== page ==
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Tips for deaf-friendly football

Photo: Get tips to make football deaf-friendly

A deaf child may not hear what you are saying and miss out on important information. Consequently, they can misunderstand and make mistakes which can lead to a lack of confidence, frustration, embarrassment and feelings of isolation. But small yet significant changes can help to ensure deaf young people can enjoy football just as much as their hearing peers.


  • Ask the child or young person their preferred communication method. 
  • Get attention before speaking or signing – try waving your hand or a training cone.
  • Stay in one place and keep eye contact.
  • Ensure that the pitch is well-lit for training or matches.
  • Use demonstrations to ensure greater understanding, such as warm ups.
  • Use pre-agreed visual signals for different actions during games or training.
  • Allow time for players to take off or put on hearing technology if required.


  • Speak too slowly or shout! This will distort your lip patterns.
  • Move around the pitch when you are talking.
  • Cover up your mouth or talk with your whistle in your mouth.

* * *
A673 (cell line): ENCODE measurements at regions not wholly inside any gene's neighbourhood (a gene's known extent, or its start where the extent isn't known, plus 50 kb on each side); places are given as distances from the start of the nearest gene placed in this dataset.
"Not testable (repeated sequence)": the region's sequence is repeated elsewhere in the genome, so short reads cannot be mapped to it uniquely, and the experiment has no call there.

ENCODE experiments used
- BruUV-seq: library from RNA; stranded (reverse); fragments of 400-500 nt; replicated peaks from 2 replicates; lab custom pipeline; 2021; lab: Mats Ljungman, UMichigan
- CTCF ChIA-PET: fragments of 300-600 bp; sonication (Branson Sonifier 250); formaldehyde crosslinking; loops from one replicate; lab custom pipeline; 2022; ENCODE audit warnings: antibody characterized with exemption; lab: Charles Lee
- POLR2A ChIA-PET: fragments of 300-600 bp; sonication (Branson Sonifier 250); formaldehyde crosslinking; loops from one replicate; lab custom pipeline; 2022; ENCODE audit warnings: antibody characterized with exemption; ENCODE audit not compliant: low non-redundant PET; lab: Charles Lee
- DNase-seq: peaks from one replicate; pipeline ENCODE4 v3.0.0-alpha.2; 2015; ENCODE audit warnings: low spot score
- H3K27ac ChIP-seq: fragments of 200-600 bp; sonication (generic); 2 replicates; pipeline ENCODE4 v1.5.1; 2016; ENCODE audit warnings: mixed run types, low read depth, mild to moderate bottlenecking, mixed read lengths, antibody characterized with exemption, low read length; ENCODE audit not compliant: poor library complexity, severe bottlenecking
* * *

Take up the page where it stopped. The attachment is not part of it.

• Talk and demonstrate at the same time.
  • Give up. Try explaining differently, write it down or use pictures.

Working with a communicator

You may find you are working with a BSL/English communicator in your football activities. Here are some tips for good practice:

  • Remember that footballers need to see both you and the communicator.
  • Keep eye contact with the footballer even if the ‘voice’ is coming from the interpreter.
  • Footballers can only look at one place, so can’t watch an activity and the communicator simultaneously. It must be one, and then the other.
  • Allow time for the communicator to finish, and for the deaf child to reply.
  • Use your own communication skills to build a rapport with the footballer.
  • Share the session plan in advance and explain football jargon. 

Officials – refereeing during matches

It is likely that you will come across deaf players when officiating matches. You may not need to change anything, but discuss with the manager and the young person beforehand and take the following into consideration:

  • Ensure the deaf player is looking directly at you before talking to them.
  • Have a brightly coloured bib on the pitch which you can use to signify a stoppage in play.
  • Raise the flag at the same time as blowing the whistle.
  • Ask the assistant referees to raise their flags when the whistle is blown.
  • Be patient if the player does not react to the whistle immediately.
  • Use visual representations when actions are required (such as a throw in).